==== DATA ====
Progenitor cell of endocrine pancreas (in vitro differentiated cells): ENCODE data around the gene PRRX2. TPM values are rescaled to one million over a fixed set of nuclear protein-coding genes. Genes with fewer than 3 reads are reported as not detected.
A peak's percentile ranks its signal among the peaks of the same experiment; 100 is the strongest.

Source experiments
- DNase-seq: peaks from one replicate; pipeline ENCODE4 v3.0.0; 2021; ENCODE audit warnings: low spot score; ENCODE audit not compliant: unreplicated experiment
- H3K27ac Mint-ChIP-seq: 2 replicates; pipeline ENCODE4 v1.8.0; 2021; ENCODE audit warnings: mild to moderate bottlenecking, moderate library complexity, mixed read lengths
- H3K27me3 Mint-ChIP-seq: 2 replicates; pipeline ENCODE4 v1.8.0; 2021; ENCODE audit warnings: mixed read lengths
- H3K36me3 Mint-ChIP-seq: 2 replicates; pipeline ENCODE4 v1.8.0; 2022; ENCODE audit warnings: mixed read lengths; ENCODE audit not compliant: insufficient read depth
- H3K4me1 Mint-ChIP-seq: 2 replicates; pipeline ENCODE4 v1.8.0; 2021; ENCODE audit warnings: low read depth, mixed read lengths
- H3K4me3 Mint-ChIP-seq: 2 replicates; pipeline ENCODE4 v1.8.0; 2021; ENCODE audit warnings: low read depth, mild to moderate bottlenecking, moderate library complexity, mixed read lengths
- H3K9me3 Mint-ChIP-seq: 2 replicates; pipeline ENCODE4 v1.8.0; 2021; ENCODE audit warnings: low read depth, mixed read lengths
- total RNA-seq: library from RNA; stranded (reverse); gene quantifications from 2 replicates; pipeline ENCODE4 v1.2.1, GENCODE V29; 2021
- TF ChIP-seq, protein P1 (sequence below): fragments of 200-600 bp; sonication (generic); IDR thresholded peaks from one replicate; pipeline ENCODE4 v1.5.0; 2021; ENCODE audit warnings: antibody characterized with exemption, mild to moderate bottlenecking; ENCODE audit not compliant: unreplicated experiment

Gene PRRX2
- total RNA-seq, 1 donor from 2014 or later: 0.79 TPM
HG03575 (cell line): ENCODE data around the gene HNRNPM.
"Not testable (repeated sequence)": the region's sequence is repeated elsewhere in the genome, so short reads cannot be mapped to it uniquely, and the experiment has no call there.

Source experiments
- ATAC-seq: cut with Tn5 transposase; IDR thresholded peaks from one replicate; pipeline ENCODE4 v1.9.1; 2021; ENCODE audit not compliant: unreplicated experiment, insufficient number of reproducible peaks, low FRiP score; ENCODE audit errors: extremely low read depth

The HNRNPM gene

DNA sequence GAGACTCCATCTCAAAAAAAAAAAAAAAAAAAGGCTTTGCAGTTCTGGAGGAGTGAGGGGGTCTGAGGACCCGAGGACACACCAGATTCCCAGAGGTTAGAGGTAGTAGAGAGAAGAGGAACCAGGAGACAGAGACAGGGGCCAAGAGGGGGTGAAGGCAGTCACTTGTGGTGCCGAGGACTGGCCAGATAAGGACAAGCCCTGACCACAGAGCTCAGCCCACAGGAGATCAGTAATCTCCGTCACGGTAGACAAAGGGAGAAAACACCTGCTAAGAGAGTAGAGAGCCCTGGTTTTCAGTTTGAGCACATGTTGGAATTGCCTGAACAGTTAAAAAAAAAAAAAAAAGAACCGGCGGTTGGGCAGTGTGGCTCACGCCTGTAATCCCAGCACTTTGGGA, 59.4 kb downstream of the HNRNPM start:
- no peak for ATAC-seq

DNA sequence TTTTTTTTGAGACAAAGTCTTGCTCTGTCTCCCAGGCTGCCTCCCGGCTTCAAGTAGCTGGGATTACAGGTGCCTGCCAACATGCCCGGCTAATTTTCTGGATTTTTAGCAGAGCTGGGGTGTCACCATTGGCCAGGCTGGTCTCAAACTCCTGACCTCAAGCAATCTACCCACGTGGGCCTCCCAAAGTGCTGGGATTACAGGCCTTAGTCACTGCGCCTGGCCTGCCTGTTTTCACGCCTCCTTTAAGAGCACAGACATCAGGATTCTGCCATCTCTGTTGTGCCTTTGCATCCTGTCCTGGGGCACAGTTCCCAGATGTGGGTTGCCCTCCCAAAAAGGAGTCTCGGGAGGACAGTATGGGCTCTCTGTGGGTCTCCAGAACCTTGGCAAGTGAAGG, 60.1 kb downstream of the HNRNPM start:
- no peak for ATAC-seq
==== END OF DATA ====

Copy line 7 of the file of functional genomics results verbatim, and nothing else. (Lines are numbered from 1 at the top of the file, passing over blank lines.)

- H3K36me3 Mint-ChIP-seq: 2 replicates; pipeline ENCODE4 v1.8.0; 2022; ENCODE audit warnings: mixed read lengths; ENCODE audit not compliant: insufficient read depth